Watching a friend experience the loss of their baby and the grief that remains can feel so helpless. Unfortunately, there isn’t a “one-size fits all” approach to support a grieving friend through loss, but there are many ways to be supportive. When my daughter died at 33-days-old, it was the first loss of this type…
The first year was full of expected and unexpected moments of grief. The tsunami waves would knock us over but somehow we would get up again. Grief is sneaky, it cannot be fully predicted. We knew that Christmas was going to be hard. Even though it was still months away we were already dreading it. We expected Thanksgiving to be difficult because, really, although there was still much to be thankful for, it was hard to be thankful for anything at all when our son had been stillborn 8 months before. What caught us off guard was Halloween. Never did we realize that a silly day full of costumes and candy would be a day that would send us into hiding.
A year before we dressed up as two silly, giddy hippie’s and sat on our driveway with our long wigs on laughing about how the next year we would be the ones with a little one in a costume. We were not going to find out the gender so we had all kinds of possibilities for costumes for the baby. No matter what, we had no doubt that our baby would be the cutest ever. We had no idea what would happen. I look back now and wish that we could somehow embrace that silly carefree, naïve spirit again.
Fast forward a year and as our friends were planning costumes and Halloween party invitations were being received we did not have the energy to do anything. In fact, the more the candy appeared and the more the costumes were talked about both of us began to dread Halloween knowing what it should have been and now what it was not going to be. The closer Halloween creeped in the more we felt as if we could not face the little kids at the front door. We knew that we would not always be that way, but we also knew our limits of what we could handle. The thought of hiding at home in the dark did not seem right. My husband was having oral surgery early on the morning of November 1 an hour away from our home. So, we decided that instead of having a miserable night at home, we would just go to a hotel near where he would have surgery.
I made a reservation. Halloween came. We went by the cemetery and took a pumpkin balloon and I wrote a note on a pumpkin and left it at his spot. It was a Pinterest home décor idea I had found, who knew I would convert it to a decoration at my son’s grave… We started the drive to the hotel and realized we needed to eat dinner. We chose a restaurant and decided just in case there would be kids in costumes eating there maybe we should eat in the bar area just to avoid them. We did just that and had a decent meal and a good conversation. Men and women grieve so differently. About this time I was coming up and out of the fog and darkness but my husband was going down. It was nice to be able to sit and talk and even laugh together. It was not easy but we were finding our way.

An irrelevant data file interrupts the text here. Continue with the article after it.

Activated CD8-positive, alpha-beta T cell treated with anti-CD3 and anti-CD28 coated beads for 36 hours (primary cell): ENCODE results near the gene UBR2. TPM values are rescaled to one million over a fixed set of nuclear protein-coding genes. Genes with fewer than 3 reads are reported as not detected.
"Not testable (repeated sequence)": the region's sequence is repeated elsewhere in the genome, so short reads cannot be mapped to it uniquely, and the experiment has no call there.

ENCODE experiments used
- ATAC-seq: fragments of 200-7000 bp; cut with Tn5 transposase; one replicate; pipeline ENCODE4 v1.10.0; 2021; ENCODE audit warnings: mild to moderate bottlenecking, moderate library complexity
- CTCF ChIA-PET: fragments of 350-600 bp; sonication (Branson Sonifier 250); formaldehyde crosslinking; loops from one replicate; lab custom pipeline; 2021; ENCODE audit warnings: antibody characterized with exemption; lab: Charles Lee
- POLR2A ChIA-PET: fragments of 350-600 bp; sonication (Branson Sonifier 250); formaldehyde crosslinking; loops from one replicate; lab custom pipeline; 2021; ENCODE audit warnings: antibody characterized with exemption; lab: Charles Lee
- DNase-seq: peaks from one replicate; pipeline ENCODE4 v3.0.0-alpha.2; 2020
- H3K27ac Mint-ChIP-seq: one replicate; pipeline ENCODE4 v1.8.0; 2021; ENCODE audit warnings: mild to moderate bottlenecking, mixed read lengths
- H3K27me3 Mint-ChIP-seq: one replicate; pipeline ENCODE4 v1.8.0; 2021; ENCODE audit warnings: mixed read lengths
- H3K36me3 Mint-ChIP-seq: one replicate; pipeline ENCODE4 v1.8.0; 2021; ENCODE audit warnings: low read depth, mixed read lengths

Dinner was finished. We paid the check. It had been a successful avoidance of trick or treating. Or, so we thought. Right as we reached the walkway to the door of the restaurant a couple and their little boy dressed in a precious costume stepped in front of us. The employees grabbed their candy baskets and began showering the child with enough candy for the next 18 years of his life. We were trapped and we could not get out the door. I’ll never forget my husband grabbing my hand. He squeezed hard as the tears started to flow down my cheeks. We made it out the door with our heads down and sprinted for the car. We got in and to my surprise both of us sobbed uncontrollably for the next 10 minutes. Once the tears stopped we drove to the hotel. Checked in. Turned mindless TV on. I wrote Max a letter on the computer. And then we fell asleep, relived that the day was over.
It was a horrid Halloween full of grief and sadness, dreams that did not turn out as planned and a messy life that we were just trying to get through. But, it was also more than that. I remember that night as a point in which we realized we were on this journey together. We may not grieve the same. We may not express ourselves the same. We may not understand each other completely. But we were in it together. And, in the midst of the fact that we were hiding out we found a strength in each other that was always there we just had somehow missed it.
Grief is hard. Relationships are hard. Halloween is silly. This year we will dress up our two subsequent children. We will hit the streets with the others. We will take pictures, laugh and have a good time. But, at some point he will squeeze my hand and we will both remember the little boy who should be leading the way. The one giving his sisters a hard time. The one dashing to the front doors to ring the doorbell first. He’s always on our mind. He’s always in our heart. And, he is leading the way, just in a totally different way than we ever imagined. The journey is winding and long but the Horrid Halloween has turned again into a Happy Halloween. I hope the same for you, if not this year, in the years to come.